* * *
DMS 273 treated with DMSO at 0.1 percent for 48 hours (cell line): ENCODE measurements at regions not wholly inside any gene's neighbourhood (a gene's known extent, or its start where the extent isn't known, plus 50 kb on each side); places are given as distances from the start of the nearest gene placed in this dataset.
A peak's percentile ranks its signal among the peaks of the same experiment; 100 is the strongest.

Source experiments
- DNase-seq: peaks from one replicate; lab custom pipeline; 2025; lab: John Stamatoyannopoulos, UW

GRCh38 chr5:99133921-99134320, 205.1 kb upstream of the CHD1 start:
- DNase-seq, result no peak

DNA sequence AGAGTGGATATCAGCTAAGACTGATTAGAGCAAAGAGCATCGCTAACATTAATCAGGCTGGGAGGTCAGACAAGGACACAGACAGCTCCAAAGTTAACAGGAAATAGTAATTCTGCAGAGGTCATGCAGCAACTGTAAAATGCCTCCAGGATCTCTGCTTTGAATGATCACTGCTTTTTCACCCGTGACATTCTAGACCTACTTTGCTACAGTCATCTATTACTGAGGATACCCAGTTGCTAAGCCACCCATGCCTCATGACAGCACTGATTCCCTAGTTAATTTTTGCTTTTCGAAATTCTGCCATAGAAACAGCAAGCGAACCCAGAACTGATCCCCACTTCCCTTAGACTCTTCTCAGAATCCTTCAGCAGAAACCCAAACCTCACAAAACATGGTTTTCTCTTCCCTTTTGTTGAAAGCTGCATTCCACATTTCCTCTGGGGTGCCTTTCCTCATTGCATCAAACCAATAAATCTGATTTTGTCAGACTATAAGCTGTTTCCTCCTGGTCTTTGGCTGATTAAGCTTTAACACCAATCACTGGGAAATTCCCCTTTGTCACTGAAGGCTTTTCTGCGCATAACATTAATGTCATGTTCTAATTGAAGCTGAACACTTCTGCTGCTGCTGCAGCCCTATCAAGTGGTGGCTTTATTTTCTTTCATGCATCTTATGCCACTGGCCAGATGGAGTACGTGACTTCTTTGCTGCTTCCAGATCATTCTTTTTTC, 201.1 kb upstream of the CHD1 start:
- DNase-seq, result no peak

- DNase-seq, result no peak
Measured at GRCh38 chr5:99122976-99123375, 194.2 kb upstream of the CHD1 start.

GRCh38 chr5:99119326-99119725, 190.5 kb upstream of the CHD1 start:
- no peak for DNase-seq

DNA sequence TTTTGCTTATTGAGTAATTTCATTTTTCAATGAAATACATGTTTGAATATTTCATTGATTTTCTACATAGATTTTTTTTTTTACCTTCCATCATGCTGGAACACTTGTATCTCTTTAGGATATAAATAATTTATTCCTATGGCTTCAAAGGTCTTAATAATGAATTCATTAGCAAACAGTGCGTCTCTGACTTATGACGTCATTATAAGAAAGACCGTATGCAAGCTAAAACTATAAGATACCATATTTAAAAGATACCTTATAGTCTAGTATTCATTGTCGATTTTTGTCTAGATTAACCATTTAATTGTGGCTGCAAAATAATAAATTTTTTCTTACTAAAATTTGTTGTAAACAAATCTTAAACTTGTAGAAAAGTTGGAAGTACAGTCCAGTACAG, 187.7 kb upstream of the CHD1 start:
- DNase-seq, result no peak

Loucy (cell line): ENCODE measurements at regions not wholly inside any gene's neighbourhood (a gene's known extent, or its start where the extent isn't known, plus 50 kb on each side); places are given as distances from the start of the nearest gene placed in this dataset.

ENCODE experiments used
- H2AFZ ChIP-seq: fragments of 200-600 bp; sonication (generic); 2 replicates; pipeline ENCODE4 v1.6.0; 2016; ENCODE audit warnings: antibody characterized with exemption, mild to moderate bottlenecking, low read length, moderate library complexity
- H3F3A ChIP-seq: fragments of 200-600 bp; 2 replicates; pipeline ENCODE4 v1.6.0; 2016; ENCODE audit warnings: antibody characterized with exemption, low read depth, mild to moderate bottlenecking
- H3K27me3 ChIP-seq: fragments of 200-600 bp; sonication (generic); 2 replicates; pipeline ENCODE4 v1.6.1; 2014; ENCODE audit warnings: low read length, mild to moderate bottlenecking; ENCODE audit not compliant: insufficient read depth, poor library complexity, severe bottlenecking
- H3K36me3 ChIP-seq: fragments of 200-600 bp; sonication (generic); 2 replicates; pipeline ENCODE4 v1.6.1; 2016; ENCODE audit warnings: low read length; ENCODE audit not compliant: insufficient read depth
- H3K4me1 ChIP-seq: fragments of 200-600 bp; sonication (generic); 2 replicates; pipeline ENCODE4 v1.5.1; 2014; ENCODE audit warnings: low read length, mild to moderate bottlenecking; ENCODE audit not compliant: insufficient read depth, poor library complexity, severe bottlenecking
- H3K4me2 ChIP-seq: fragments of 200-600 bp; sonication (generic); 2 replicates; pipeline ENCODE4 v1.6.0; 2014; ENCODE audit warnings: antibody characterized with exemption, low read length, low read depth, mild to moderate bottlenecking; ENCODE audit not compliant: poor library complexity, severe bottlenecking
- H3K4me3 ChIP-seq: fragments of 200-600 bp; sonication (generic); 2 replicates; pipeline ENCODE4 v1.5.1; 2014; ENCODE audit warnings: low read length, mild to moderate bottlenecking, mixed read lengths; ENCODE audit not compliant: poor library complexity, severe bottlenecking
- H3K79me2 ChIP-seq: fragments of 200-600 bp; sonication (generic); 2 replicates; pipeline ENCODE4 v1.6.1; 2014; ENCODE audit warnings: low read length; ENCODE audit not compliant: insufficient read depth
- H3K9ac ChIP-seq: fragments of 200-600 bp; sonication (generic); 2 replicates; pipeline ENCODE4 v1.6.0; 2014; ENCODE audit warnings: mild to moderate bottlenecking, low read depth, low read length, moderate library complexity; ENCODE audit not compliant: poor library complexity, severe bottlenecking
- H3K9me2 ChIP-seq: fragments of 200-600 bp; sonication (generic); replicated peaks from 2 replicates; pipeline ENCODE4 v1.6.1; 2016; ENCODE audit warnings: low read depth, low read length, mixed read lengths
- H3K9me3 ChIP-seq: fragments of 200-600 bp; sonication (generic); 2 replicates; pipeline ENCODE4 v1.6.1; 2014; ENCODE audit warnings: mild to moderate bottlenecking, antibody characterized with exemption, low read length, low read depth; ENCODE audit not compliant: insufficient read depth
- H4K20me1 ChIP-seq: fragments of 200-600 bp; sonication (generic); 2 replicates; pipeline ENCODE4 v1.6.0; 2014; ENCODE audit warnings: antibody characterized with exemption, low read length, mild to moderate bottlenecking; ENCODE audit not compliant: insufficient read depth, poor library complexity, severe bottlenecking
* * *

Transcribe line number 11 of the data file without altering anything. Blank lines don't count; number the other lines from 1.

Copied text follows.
GRCh38 chr5:99119326-99119725, 190.5 kb upstream of the CHD1 start: